JOS Featured Games - Lessies Moor and Salford 1642
In this final preview of what to expect at the JOS17, we present, not one but two English Civil War actions. To start proceedings we have what looks to be a wonderful Archers-themed offering from Andrew Brentnall:
‘Joy of Six 2017: An ECW excursion into Borsetshire
This all started when I attended JoS 2016 to put on a refight of Pharsalus using Simon Miller’s To the Strongest! Ancients rules.
I managed to deploy about 3,500 figures on a 6 x 4-foot table, the game was great, but more importantly, I had a blast. The show was tremendous, everyone so friendly, the games spectacular – I wanted to come back. But what to do? Well, the answer became increasingly obvious as the year went on. I was working with Simon on an ECW adaptation of his rules, and was developing scenarios to help in playtesting. One of those would be an obvious candidate. With Peter producing a new range of figures, it would be a great opportunity to show the cognoscenti that TtS! was for all scales, not just 28mm, and that TtS!: For King and Parliament was just the thing for 6mm ECW.
Just one problem; I didn’t have an ECW 6mm army, and Peter’s new range was still on the horizon. The idea slipped to the back of my increasingly cluttered mind. And there it rested until the run up to SALUTE, and Peter’s announcement that he was selling off his old, painted, ECW figures in preparation for his new armies. A few frenzied e mails, and I had the basis of a game for JoS 2017!
I chose a scenario that I had written myself, back in January, to test aspects of the rules. At the time, no historical battle that fitted my criteria came to mind, so I went with an entirely made-up scenario, and the war came to Borsetshire. The armies I bought from Peter provided 90% of the units needed- I only had to produce five more, and a table full of markers. Peter provided his usual Rolls Royce service, and I had no excuse not to get painting.
Next, I had to create a table. I already had one in 10mm, but it was too big,
so the process began again. I tried using the same mat as with the 10mms, but with little green dots in the centre of the boxes, and bases to show where the units would be but wasn’t entirely satisfied (photo 3 of early battlefield with marker bases). I then found a new mat, sold by Simon, with a 75mm grid, which was perfect. And it was on sale! A few hedges, a wood, a hill, and a small village, and Borsetshire was coming to life.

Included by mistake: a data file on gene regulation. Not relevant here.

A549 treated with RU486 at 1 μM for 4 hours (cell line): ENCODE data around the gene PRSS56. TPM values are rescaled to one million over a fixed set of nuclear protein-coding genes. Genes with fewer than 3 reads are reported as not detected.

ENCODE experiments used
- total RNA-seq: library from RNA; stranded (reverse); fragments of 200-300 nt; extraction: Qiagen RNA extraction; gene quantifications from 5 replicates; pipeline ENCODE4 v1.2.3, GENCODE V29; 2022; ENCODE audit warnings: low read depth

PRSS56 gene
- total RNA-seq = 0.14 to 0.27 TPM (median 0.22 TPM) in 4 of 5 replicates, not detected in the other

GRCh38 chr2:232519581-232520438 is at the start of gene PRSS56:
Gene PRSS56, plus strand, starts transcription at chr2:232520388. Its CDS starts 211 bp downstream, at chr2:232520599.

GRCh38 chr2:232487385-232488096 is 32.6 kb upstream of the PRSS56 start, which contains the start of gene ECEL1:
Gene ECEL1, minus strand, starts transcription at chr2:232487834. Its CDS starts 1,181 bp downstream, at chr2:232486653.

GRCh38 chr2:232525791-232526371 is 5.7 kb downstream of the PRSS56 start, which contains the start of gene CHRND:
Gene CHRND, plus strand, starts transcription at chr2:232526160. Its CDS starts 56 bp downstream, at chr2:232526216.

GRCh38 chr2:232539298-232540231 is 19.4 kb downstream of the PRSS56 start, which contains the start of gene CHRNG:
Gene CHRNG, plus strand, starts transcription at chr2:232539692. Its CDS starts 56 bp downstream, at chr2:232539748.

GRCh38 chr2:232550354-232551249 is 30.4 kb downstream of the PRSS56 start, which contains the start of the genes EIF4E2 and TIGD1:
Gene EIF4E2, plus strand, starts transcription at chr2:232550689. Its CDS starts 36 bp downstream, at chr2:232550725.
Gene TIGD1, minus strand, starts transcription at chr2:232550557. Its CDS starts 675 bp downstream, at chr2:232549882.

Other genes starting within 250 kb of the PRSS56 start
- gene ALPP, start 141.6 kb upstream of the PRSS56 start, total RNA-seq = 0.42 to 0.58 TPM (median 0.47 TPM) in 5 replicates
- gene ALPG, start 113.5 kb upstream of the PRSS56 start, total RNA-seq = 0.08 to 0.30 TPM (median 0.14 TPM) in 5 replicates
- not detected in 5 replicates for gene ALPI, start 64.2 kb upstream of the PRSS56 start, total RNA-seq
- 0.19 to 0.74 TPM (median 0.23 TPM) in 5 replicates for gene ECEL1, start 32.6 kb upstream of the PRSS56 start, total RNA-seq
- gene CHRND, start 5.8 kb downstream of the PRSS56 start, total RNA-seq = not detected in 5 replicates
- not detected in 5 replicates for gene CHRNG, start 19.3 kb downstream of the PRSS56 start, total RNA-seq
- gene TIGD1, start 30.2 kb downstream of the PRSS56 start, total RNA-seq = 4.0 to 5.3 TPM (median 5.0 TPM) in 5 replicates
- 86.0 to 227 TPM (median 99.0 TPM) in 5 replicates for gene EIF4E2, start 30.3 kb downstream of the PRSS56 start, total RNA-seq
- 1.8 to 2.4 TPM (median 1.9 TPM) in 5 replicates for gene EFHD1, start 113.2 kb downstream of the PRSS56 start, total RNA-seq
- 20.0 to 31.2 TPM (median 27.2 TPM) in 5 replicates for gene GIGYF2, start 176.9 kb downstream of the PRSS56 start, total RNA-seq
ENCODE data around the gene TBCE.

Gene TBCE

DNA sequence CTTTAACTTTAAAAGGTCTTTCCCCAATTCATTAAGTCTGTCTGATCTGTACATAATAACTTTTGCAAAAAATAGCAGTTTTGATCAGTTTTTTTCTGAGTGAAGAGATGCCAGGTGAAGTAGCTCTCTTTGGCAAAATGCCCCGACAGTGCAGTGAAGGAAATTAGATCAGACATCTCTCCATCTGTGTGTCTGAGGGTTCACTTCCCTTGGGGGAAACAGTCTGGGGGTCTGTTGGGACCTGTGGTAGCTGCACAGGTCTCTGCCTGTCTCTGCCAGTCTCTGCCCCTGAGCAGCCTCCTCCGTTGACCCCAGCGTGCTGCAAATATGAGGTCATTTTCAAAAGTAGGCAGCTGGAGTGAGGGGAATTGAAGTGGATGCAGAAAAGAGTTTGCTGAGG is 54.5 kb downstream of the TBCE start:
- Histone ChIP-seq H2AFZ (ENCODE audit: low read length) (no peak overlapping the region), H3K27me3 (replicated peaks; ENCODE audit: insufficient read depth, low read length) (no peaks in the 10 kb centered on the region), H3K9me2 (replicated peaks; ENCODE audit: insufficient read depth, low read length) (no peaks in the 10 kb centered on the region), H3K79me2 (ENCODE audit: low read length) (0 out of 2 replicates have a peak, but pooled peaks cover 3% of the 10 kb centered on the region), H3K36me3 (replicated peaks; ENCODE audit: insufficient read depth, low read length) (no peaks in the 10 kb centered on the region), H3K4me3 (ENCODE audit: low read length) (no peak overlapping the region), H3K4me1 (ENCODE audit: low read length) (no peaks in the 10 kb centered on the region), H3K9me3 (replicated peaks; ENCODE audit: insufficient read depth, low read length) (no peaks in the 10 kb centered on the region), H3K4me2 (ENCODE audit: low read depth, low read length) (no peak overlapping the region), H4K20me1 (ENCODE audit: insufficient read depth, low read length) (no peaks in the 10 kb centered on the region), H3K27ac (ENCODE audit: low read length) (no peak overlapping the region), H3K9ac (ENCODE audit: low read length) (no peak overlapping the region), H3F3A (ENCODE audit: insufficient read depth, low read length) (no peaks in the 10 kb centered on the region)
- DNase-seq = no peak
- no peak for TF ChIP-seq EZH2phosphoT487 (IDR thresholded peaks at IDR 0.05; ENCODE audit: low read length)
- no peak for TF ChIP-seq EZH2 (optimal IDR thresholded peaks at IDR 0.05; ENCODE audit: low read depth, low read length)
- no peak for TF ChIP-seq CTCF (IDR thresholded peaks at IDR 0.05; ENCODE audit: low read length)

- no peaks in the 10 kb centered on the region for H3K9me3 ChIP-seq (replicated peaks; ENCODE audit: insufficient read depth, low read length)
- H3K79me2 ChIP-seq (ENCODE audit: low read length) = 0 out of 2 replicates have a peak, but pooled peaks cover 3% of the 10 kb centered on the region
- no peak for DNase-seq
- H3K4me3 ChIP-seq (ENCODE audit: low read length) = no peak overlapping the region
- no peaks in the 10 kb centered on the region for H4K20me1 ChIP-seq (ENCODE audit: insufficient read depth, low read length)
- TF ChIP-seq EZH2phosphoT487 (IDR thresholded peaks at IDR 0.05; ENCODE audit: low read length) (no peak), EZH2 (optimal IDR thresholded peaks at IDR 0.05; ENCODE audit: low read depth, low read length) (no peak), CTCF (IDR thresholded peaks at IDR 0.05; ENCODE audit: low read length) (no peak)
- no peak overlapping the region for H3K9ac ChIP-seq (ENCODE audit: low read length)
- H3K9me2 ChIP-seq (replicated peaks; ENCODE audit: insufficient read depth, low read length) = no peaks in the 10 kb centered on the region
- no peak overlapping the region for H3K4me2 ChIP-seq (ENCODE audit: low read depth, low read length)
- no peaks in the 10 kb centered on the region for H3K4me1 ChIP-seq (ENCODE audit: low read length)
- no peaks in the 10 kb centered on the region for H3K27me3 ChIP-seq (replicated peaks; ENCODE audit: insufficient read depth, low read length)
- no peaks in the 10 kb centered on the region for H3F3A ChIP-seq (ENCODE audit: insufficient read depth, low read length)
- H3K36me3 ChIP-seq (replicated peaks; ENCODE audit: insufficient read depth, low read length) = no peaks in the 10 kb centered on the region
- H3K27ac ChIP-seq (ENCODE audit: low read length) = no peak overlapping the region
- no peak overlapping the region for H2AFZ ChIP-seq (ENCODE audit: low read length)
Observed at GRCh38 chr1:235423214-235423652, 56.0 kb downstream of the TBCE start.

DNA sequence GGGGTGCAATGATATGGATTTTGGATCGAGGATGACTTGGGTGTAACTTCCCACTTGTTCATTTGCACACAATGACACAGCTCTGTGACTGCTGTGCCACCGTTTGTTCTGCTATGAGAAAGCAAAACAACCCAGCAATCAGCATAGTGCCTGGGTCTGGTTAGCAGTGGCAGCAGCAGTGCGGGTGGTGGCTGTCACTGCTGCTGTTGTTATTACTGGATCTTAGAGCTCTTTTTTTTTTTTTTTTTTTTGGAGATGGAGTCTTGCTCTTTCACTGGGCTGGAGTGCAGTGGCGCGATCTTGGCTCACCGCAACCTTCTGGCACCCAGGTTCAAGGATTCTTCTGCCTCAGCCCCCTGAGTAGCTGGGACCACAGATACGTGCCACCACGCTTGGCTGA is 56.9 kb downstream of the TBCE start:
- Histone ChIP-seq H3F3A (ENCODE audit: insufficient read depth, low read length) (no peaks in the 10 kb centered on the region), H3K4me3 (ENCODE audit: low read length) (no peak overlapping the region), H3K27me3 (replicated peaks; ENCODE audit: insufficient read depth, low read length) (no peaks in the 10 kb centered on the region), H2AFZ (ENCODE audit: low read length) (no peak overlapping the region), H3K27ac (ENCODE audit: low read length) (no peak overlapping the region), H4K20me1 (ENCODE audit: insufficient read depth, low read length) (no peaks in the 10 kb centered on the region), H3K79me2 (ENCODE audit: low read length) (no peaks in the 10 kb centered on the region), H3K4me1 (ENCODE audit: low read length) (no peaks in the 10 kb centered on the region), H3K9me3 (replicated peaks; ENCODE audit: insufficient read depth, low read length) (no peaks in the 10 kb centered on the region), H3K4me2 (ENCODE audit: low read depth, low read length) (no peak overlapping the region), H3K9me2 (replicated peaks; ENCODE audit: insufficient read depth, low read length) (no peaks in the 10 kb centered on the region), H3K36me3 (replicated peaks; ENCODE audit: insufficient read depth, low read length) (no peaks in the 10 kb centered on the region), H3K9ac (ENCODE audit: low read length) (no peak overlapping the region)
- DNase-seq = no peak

The scenario sees 21st century Archers characters transported back in time to the ECW. Nigel, Lord Pargetter, leads the Royalists, supported by the Archers and the Aldridges, Eddie Grundy leads the rebels, backed by ne'er do well Fairbrothers, Jazzer McCreary, Rob Titchener, and the Horrobins. The Royalists are reinforced by a flying column from Oxford, under the command of Prince Philip Frederick,
Rupert’s younger brother, and including two other even younger siblings. Philip Frederick has even ‘borrowed’ Rupert’s cornet for the occasion!
The field is chosen, the armies arrayed, the fates of Borsetshire, Lower Locksley, and Ambridge, hang in the balance. Where do your loyalties lie? Will you fight with Nigel for King and Church, or with Eddy, and his octogenarian father, Alderman Grundy, for no taxation (with or without representation) and free beer in the Bull? Come along, and decide the fate of Ambridge!'
This really does look a fun game, and I for one would be up for culling a few of Ambridge’s luminaries and then grabbing a beer at the Bull afterwards with the victors.
The second offering comes by way of the Baccus game, designed, presented and staged by Derek Pitman and his architect in chief, Paul Cramer.
You've heard of Beverly Hills 90210 right? Well, Salford 1642 is the same but older. It is the simple story of how the folk of Lancashire, aided by some local dignitaries and the odd German immigrant, defended their town against the evil designs of Lord Strange(love). And all in the year 1642.
On a more serious note this was major siege of the English civil War and its second major engagement, coming as it did the day after Powicke Bridge and several weeks before Edgehill. Although numbers involved were small around 1000 defenders and between 3-4000 attackers, it was a turning point in the conflict, securing Lancashire's most handsome town for Parliament.
As an event you can read about it online in the works of Broxhap and in the tireless efforts of Arthur Chappel, just google the siege of Manchester 1642. More importantly there exists a map of Manchester in the 1650s which allows us to get some idea of the appearance of the town including what was to become the Cathedral and Cheetham's School.
So the challenge was how to convert the above map into a 3d model/6mm wargame. “Simples,” you might say but at the time of writing there are over 250 small buildings crammed into a 4 foot square table and it is still not finished despite being started in April. There are churches, court buildings and fields, in fact a whole miniature town!
Rest assured that all will be done. It has to be! If you want to see the final product you will just have to come to Joy of Six. Anyway time to paint more houses.....
And there you have it. Over the past few weeks you’ve had a small snapshot of a few of the games that will be on show at the JOS. There are loads more booked in and the venue will be packed with tables to view and games to play.
Once again, the Joy of Six 2017 will be taking place on Sunday at Sheffield Hallam University from 10.00 to 4.00pm. Entry is just £3.00 and FREE if you declare yourself to be a 6mm sceptic.
See you there!